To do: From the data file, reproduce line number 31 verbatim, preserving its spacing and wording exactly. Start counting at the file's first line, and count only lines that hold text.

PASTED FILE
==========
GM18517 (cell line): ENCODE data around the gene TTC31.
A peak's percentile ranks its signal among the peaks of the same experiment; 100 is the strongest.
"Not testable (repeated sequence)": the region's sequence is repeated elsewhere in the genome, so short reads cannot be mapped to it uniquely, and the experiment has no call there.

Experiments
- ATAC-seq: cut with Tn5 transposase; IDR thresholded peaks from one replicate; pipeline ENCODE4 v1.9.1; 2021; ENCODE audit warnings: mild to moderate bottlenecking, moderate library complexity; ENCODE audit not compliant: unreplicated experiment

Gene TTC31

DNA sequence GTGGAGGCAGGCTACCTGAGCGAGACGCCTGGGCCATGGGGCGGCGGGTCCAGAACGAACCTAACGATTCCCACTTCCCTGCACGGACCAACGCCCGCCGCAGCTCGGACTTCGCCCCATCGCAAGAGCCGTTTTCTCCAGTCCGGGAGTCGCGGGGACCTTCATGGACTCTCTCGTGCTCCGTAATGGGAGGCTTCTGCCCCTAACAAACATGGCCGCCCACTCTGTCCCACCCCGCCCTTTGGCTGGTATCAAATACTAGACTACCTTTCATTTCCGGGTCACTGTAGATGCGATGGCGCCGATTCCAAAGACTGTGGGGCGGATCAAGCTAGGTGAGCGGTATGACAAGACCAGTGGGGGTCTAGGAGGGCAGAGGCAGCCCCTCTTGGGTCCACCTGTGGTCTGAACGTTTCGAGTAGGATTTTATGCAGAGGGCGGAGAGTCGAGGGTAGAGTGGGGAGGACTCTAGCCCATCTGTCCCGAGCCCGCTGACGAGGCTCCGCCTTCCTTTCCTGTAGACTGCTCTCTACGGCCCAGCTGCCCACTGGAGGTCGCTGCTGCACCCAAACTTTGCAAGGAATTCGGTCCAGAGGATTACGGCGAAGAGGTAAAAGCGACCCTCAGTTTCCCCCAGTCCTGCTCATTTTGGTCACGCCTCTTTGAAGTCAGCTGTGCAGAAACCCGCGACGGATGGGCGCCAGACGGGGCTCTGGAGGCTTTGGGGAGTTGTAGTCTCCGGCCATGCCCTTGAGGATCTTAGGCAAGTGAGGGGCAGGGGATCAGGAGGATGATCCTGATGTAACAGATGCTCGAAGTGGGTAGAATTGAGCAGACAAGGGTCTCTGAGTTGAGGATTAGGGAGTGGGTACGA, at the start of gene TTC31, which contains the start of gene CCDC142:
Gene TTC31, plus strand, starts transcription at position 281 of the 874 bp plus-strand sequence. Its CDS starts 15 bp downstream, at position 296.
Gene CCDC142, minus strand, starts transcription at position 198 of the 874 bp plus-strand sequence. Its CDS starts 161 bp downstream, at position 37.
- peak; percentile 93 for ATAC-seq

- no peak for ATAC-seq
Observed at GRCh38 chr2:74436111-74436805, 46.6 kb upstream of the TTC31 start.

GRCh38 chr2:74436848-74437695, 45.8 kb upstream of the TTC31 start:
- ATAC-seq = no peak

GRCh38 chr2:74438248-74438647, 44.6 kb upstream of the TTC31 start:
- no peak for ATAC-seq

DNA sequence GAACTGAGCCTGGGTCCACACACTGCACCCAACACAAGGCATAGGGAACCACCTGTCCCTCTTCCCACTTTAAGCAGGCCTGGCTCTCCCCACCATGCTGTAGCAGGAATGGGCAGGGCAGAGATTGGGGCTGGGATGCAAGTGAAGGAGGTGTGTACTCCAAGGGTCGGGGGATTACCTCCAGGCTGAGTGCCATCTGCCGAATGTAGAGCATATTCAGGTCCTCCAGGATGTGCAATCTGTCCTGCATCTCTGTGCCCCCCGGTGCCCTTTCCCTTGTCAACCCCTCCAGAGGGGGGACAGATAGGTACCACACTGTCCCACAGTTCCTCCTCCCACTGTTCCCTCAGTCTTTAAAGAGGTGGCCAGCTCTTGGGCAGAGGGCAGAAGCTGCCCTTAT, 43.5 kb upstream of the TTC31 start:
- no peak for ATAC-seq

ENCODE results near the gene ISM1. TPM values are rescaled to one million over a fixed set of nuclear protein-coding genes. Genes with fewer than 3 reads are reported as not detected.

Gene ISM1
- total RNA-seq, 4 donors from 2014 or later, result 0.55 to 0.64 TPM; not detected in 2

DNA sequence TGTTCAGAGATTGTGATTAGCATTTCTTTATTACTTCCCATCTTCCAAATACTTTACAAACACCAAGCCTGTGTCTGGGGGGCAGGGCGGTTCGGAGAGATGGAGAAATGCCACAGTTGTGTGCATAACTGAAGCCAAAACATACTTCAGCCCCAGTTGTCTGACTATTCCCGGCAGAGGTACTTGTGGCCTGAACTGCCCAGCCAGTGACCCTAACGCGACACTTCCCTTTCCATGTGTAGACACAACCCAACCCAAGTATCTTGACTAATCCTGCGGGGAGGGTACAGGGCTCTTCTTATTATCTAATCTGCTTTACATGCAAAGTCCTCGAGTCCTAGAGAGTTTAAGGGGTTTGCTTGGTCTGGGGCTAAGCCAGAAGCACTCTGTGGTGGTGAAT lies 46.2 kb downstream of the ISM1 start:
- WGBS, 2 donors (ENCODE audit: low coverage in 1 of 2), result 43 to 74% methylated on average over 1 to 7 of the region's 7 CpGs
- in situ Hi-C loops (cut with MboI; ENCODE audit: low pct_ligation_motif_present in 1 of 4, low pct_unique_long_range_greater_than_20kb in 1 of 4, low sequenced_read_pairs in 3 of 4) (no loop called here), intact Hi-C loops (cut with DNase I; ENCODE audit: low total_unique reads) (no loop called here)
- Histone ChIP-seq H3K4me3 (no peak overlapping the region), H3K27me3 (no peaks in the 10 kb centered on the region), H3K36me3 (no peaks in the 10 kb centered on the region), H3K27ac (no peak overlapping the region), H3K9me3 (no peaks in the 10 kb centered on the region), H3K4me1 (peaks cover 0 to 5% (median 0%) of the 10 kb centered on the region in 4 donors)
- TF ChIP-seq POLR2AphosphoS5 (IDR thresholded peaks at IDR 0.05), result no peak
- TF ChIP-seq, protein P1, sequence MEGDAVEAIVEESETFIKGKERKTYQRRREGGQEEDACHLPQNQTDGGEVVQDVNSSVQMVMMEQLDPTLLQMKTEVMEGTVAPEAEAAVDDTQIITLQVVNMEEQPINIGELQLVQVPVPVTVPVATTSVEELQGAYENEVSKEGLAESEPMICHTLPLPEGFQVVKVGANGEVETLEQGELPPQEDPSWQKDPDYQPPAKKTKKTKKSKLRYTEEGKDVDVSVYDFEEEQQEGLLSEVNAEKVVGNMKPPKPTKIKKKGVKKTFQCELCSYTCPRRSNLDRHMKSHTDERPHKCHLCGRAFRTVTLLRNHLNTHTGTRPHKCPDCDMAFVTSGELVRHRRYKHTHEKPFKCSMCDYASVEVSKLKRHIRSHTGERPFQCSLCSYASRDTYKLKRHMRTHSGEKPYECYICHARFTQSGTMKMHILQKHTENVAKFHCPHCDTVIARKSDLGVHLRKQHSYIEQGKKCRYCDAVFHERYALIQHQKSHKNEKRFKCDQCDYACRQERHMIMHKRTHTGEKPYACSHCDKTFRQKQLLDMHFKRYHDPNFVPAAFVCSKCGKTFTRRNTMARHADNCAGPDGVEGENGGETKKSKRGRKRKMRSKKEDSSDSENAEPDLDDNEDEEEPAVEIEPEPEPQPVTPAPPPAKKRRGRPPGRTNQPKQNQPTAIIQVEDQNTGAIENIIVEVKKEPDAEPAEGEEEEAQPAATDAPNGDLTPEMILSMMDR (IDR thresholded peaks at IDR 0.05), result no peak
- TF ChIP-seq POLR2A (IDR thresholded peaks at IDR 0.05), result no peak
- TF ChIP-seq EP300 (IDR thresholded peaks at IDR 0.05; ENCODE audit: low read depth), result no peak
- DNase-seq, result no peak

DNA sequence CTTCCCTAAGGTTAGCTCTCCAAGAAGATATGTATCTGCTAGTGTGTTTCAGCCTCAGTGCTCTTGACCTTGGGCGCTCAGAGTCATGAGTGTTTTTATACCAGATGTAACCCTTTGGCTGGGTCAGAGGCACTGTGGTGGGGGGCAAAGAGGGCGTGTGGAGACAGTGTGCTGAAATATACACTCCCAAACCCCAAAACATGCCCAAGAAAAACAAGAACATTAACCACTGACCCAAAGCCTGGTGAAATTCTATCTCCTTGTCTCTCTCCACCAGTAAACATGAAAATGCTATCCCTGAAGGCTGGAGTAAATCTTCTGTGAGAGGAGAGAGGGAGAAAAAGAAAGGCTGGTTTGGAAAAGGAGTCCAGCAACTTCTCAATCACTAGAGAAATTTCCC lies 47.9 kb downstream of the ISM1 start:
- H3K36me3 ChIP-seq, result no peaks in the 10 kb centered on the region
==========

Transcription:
DNA sequence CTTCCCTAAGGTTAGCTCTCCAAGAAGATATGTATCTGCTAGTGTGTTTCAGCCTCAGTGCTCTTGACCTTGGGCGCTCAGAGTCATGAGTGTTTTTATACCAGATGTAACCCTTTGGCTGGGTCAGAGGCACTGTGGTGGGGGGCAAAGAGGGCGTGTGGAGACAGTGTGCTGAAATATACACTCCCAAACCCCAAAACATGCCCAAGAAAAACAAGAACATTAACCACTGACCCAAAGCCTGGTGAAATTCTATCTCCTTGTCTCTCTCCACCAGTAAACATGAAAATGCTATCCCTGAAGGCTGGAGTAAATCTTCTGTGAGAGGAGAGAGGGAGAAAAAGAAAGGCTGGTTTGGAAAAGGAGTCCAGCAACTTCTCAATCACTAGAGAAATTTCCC lies 47.9 kb downstream of the ISM1 start: